- Dr. Paul Raas
What are hormones?
It is impossible to understand anything, and I mean anything, if we don't relate it to evolution.
To understand how our body functions and which role hormones play, it is essential to see it in the context of the great history of our planet.
Hormones are chemical substances (molecules) made at one site, transported, and produce a specific effect somewhere else. You could describe them as particular messenger molecules.
Our body is built up of very different systems, like circulation, reproduction, digestion, metabolism, sensing, movement, etc. All these systems need to communicate with each other in a very subtle and precise way to make life possible. Billions of years of evolution have led to the development of these incredible networks of information transmission and action-taking. There are two main pathways, the neurological pathway and the hormonal. Both paths are tremendously entangled.
We will find these pathways in multicellular organisms composed of more than one cell, with groups of cells differentiating to take on specialised functions. And I mean any organisms, even plants. Yes, plants have something similar to a nervous and hormonal system. The hormones we find in plants are defined as Phytohormones.
17-beta-estradiol is often called the "female hormone" because of its essential role in female reproduction.
Now, scallops produce the same 17-beta-estradiol as women do. They were found in the Triassic period, over 200 million years ago! In comparison, human beings as we are now, "homo sapiens", have been around for about 300.000 years.
Hormones, as we find them in nature, without modifying them biochemically, are so-called Natural Hormones.
As scientists wanted to study hormones in detail and investigate their use as medicaments, they needed to find enormous amounts of the substances, more than they could isolate from blood, urine or ovaries.
One way was to isolate the hormones from the urine of pregnant women or pregnant mares. The latter gave rise to an enormous hormone industry in North America and Canada. These hormones are natural, as they are produced naturally and are not modified.
Another way was looking for similar substances from plants that could be grown in abundant amounts and with minimal chemical changes would give chemically exactly the same hormones. Identical to the originals, these are so-called bio-identical hormones made in the laboratory.
In modifying the substances, scientists would find many hormone-like substances, which in their unique chemical composition will not be found in nature, but would have a specific hormonal action.
These are synthetic hormones.
Which is best?
I want to emphasise that scientists (like myself) have no prejudices about whether hormones are natural, bio-identical or synthetic. Natural does not mean better, less harmful or completely safe. And bio-identical, you can imagine: exactly the same as these substances are identical. Some synthetic hormones, for example, Tamoxifen, have saved the lives of many breast cancer patients.
Some patients would ask me if I had heard about bio-identical HRT (Hormone Replacement Therapy).
I have used bio-identical hormones for over 40 years now … so I guess I have some experience. :-)
And hormone pellets?
They have been on the market since the 1940s, and not only for human use; there is another industry very interested in hormone use everybody should be aware of: The food industry.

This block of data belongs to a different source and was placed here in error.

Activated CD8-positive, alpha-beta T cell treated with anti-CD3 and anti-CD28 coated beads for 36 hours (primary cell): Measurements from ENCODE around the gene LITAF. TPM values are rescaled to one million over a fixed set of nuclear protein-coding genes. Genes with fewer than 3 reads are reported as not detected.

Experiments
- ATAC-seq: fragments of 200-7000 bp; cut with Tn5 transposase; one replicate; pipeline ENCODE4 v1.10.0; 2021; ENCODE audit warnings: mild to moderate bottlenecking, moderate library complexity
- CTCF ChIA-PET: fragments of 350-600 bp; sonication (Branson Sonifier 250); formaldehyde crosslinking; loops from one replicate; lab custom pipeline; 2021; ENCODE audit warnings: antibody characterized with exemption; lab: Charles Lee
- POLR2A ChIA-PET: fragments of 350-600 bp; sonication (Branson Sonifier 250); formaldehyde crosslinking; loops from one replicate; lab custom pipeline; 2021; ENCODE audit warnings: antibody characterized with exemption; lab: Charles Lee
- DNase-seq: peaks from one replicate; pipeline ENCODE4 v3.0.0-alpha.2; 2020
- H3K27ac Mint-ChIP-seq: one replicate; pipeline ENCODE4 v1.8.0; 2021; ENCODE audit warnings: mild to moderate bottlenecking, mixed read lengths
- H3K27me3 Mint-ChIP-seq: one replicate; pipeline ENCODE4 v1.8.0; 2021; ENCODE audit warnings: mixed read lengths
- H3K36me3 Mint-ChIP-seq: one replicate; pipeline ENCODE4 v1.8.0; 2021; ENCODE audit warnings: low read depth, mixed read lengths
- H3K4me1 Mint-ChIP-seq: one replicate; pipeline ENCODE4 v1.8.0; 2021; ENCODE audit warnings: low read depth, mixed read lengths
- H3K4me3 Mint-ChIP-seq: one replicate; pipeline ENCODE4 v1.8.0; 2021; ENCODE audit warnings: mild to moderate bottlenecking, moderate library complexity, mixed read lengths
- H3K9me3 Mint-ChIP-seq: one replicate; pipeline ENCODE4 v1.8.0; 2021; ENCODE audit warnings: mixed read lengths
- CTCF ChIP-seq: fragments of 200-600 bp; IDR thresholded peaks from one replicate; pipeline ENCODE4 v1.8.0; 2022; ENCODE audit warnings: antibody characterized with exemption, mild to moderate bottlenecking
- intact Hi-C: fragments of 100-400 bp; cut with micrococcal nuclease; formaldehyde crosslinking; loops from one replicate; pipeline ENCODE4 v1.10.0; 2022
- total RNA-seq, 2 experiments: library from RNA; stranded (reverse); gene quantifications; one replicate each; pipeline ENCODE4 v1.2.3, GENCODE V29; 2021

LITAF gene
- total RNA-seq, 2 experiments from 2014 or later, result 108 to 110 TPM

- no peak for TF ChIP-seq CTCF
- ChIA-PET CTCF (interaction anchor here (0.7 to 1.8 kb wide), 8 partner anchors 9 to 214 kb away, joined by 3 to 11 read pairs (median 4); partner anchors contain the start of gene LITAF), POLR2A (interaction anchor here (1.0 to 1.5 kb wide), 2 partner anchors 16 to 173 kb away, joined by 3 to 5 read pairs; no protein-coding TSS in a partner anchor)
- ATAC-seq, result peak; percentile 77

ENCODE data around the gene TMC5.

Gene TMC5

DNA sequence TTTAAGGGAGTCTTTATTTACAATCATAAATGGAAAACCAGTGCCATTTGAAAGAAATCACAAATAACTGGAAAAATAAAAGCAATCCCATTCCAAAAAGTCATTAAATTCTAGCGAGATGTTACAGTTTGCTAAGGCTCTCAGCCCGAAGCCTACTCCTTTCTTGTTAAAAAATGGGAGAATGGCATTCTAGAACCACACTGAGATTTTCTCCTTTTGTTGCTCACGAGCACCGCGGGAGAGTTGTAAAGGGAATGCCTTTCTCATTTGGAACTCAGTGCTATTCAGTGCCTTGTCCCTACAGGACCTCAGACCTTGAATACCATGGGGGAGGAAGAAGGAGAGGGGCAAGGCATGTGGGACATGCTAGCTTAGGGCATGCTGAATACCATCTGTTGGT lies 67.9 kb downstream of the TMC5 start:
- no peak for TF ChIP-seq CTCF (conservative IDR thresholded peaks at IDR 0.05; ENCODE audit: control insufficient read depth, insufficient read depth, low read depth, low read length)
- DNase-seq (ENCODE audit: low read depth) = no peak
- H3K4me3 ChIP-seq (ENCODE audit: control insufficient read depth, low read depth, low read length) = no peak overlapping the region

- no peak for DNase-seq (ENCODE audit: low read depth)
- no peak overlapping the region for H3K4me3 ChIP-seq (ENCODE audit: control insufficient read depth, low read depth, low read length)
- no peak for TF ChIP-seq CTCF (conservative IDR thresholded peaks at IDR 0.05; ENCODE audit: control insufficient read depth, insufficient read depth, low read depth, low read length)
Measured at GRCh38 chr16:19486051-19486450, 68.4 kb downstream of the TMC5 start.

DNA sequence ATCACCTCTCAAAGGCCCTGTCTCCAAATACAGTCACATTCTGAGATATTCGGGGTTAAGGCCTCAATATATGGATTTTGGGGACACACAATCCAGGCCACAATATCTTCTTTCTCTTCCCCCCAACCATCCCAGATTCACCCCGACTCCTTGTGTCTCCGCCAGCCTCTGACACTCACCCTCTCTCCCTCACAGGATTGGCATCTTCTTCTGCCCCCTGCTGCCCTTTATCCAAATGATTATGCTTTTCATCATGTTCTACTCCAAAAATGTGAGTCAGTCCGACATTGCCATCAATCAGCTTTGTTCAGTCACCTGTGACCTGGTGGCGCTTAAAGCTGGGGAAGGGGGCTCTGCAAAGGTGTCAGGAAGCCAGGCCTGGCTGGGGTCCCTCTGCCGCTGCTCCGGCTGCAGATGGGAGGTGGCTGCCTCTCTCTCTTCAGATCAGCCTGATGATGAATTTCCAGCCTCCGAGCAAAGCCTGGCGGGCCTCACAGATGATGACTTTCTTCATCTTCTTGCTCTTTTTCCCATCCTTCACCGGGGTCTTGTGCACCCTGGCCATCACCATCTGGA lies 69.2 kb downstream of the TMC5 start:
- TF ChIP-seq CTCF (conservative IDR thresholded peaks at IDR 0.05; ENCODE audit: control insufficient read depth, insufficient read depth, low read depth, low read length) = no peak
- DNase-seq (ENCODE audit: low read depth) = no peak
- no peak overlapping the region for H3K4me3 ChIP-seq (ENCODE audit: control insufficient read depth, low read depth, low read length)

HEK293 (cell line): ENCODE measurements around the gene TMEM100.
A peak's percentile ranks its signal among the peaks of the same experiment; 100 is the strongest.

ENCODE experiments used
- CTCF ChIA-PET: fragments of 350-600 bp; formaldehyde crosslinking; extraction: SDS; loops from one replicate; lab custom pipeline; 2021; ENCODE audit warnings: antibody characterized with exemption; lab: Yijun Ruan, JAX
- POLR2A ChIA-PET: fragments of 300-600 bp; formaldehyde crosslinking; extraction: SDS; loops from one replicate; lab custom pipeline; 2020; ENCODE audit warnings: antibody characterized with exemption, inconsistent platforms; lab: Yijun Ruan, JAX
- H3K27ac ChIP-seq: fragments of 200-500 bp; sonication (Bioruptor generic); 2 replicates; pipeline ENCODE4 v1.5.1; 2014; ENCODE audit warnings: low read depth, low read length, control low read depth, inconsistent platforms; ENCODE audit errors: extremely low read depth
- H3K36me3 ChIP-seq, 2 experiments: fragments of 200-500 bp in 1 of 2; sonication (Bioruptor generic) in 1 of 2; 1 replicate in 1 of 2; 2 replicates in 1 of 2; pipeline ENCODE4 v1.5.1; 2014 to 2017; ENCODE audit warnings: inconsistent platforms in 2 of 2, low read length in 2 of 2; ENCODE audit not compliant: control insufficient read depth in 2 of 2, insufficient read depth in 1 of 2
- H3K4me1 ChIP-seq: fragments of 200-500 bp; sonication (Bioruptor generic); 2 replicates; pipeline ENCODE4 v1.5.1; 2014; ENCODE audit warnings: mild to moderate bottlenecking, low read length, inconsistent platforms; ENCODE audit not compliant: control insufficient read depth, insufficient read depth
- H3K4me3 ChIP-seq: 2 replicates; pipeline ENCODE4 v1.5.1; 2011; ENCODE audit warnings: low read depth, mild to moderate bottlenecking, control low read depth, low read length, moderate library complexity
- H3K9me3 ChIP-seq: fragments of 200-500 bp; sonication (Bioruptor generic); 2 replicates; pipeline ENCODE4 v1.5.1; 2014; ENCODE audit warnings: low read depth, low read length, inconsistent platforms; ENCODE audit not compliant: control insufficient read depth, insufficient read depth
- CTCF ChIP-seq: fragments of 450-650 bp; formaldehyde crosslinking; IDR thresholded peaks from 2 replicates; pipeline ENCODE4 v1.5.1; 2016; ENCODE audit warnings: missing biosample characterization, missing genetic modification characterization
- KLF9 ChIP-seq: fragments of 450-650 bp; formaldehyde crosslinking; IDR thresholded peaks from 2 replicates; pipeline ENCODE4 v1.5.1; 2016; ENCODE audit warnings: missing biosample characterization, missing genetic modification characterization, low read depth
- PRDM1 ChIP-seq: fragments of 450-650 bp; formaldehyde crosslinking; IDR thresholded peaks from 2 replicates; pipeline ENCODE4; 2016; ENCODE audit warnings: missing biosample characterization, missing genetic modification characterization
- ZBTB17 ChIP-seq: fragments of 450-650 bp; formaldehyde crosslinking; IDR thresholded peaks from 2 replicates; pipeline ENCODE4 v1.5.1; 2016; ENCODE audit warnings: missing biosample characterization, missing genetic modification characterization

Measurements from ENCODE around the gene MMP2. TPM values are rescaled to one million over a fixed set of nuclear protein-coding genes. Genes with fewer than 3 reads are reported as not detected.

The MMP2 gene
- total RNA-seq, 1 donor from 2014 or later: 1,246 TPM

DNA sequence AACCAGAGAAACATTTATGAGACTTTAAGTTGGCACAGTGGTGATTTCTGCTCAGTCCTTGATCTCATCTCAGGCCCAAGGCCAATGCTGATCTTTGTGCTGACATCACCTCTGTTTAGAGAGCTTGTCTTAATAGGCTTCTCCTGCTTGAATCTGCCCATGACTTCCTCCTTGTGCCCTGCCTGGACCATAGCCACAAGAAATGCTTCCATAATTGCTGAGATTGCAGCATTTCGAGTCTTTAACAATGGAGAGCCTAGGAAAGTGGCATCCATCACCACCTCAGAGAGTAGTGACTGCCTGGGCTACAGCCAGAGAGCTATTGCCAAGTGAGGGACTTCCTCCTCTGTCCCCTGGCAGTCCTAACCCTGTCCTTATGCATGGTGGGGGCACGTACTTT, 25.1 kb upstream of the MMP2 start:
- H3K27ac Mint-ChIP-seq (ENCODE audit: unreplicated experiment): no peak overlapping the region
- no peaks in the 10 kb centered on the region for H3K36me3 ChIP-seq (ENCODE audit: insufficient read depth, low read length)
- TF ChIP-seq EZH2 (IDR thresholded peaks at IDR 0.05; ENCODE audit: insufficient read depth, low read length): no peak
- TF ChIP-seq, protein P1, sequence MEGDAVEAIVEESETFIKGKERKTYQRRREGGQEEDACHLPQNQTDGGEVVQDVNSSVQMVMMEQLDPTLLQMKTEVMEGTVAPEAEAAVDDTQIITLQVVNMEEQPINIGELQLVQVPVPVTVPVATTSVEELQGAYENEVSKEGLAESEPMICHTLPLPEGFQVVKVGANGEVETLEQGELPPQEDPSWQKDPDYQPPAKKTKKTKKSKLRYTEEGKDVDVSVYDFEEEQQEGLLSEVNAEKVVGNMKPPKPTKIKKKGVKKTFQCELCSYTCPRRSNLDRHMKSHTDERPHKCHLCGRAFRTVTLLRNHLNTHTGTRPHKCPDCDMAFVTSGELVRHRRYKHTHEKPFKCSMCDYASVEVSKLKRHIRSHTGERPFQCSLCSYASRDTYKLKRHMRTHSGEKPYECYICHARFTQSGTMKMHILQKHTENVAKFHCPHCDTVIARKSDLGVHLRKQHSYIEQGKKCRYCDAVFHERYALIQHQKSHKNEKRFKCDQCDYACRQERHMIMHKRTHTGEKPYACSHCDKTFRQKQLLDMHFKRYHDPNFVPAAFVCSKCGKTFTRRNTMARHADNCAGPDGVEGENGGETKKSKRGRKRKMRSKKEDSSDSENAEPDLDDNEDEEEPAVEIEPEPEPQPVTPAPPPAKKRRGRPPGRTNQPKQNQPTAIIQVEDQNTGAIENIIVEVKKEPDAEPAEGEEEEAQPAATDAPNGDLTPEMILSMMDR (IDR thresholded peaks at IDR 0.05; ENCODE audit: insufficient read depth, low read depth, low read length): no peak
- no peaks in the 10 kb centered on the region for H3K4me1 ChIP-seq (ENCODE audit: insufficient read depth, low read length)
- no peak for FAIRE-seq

The worldwide production of steroid drugs has passed one megaton per year, and the global market is around $ 10 billion.
I want to end my brief discourse on bio-identical hormones by mentioning two of the most important pioneers in the field.
Percy Lavon Julian (1899-1975)
Julian had to overcome racial barriers to become successful, both as a biochemist and as an entrepreneur. As a scientist, he specialised in steroid biology. Percy Julian has ingeniously figured out how to synthesise important medicinal compounds from abundant plant sources so that they can be produced more affordably and in large quantities.
In 1936 Julian asked the Glidden Company in Chicago for soybean oil samples.
Through a series of events, he was hired by Glidden as a research manager in the soybean department, where he set out to find new ways to make new products from soybeans.
He observed that if water leaked into a tank of purified soybean oil, it would make a solid white mass. He identified the substance as stigmasterol, which he could use to synthesise progesterone. Soon after, various steroid bio-identical hormones were in mass production.
Russell Earl Marker (1902-1995)
Russel was a passionate biochemical researcher.
Isolating pregnanediol from bull’s urine would be his first significant achievement. This substance he used to synthesise progesterone.
He changed his focus to diosgenin to meet the growing demand for cheap raw products.
This steroid was extracted from Dioscorea plants as the yams, which he converted into progesterone.
His search for mass production eventually brought him to Mexico, where in 1942, he found the "Cabeza de negro", a yam with enormous roots.
Back to his home in Pennsylvania with a big specimen, he cut off one half, crushed it and extracted the chemical compound diosgenin, which he, in turn, used to repeat a process he meticulously specialised years before with minimal quantities. Finally, with fascination, he observed the crystalline powder he had just synthesised—pure progesterone.
He created the way to produce steroids in enormous amounts, such as progesterone, oestrogen, testosterone, cortisone, and dehydroepiandrosterone (DHEA), used for further research and medical purposes as the treatment of menopause symptoms (HRT) or inflammation as in rheumatism.
Dr. Paul Raas
21 Aug. 2022